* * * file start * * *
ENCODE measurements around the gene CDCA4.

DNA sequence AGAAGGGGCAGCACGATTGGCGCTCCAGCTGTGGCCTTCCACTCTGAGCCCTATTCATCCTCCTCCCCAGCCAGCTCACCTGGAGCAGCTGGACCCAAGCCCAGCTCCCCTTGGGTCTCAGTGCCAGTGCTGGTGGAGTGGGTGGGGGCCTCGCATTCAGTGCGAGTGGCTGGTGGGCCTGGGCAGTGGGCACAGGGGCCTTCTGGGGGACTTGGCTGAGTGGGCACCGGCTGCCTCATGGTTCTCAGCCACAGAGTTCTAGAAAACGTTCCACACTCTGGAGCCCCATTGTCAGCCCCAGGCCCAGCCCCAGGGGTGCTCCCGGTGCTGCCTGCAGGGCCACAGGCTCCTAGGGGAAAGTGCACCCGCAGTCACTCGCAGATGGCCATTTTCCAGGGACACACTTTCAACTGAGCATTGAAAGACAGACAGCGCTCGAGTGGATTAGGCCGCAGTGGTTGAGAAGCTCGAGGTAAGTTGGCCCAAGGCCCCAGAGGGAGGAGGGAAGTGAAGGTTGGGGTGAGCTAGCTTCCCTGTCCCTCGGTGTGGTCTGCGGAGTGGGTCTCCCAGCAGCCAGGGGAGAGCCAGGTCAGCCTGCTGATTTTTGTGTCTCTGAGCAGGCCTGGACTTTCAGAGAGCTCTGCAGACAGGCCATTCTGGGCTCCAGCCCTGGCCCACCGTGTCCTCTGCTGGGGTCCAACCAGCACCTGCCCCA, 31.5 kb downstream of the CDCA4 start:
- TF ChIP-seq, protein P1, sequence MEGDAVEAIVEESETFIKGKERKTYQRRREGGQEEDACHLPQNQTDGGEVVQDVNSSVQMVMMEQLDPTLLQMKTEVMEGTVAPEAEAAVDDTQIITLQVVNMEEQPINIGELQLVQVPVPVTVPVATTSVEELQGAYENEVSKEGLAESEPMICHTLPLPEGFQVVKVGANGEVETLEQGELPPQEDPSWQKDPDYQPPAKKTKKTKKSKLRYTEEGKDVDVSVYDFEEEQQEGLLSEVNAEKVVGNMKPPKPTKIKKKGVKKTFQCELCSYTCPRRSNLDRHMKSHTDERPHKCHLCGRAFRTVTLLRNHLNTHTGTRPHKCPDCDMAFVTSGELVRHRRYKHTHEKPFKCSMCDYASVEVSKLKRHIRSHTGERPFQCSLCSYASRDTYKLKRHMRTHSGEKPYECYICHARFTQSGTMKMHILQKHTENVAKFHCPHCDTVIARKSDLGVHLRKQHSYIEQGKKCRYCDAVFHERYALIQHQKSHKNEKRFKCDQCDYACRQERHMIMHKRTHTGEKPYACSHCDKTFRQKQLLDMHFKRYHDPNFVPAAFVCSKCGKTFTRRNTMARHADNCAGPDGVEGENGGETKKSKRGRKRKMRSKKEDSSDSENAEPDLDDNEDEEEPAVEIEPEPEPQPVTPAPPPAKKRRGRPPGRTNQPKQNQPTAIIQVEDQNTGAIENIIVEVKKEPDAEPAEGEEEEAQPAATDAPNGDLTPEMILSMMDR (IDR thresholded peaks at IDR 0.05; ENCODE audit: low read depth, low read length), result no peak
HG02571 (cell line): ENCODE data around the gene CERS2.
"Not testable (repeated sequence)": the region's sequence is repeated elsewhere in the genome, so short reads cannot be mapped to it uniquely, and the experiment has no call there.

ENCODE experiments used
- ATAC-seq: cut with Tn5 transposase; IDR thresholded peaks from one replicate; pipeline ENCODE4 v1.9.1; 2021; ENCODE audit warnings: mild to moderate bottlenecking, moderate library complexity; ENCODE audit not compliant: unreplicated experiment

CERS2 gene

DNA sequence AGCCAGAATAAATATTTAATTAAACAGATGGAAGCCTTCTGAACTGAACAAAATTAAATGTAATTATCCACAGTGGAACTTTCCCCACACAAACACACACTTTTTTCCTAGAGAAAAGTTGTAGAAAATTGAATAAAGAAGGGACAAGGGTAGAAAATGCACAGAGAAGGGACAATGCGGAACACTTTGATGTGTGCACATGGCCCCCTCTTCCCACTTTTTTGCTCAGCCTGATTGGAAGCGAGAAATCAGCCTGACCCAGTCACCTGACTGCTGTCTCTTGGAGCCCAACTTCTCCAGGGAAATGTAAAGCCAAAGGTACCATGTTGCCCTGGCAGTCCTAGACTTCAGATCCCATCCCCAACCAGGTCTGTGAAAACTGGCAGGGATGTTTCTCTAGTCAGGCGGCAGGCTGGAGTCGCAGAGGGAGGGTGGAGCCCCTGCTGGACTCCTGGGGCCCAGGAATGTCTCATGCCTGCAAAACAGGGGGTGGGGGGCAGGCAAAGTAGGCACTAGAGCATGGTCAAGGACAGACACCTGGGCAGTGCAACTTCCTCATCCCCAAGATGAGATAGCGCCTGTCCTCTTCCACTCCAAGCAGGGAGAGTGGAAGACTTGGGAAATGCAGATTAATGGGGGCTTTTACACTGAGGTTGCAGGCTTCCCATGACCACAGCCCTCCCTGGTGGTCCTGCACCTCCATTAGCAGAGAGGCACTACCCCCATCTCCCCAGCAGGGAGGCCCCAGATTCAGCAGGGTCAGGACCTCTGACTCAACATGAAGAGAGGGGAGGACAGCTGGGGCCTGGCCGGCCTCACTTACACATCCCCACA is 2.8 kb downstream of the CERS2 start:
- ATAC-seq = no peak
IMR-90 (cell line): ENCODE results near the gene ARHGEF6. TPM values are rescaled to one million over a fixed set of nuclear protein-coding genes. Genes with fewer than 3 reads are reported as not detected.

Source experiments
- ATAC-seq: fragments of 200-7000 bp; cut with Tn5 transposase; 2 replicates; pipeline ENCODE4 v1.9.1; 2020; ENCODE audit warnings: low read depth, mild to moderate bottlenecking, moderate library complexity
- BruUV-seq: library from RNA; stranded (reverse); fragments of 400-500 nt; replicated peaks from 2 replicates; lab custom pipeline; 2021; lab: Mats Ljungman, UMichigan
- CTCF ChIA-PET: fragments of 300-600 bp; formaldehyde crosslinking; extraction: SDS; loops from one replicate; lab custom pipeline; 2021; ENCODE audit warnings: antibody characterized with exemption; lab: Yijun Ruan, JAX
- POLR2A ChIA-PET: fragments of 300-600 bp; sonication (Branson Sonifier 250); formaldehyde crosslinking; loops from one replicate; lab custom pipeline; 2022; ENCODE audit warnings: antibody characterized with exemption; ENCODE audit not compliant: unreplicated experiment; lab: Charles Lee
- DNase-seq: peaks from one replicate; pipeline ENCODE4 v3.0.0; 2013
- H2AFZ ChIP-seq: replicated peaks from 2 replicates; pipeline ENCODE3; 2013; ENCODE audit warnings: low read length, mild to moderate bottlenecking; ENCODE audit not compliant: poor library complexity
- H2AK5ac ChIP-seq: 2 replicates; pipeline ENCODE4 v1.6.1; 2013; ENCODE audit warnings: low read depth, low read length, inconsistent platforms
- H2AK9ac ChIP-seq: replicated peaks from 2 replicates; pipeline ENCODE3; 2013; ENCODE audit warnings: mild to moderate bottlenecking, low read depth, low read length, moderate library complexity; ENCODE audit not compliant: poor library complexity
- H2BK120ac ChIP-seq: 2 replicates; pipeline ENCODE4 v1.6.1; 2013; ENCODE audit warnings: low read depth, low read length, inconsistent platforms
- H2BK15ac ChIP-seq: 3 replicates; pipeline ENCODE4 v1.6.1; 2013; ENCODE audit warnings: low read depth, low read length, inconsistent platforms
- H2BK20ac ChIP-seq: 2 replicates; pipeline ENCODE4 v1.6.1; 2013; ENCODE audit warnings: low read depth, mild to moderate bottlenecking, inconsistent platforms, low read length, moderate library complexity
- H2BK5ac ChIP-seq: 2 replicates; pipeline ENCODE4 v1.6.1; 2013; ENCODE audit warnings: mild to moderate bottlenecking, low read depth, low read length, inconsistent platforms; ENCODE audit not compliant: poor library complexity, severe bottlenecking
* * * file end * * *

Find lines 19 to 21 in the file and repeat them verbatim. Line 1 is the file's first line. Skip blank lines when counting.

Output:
- H2AK5ac ChIP-seq: 2 replicates; pipeline ENCODE4 v1.6.1; 2013; ENCODE audit warnings: low read depth, low read length, inconsistent platforms
- H2AK9ac ChIP-seq: replicated peaks from 2 replicates; pipeline ENCODE3; 2013; ENCODE audit warnings: mild to moderate bottlenecking, low read depth, low read length, moderate library complexity; ENCODE audit not compliant: poor library complexity
- H2BK120ac ChIP-seq: 2 replicates; pipeline ENCODE4 v1.6.1; 2013; ENCODE audit warnings: low read depth, low read length, inconsistent platforms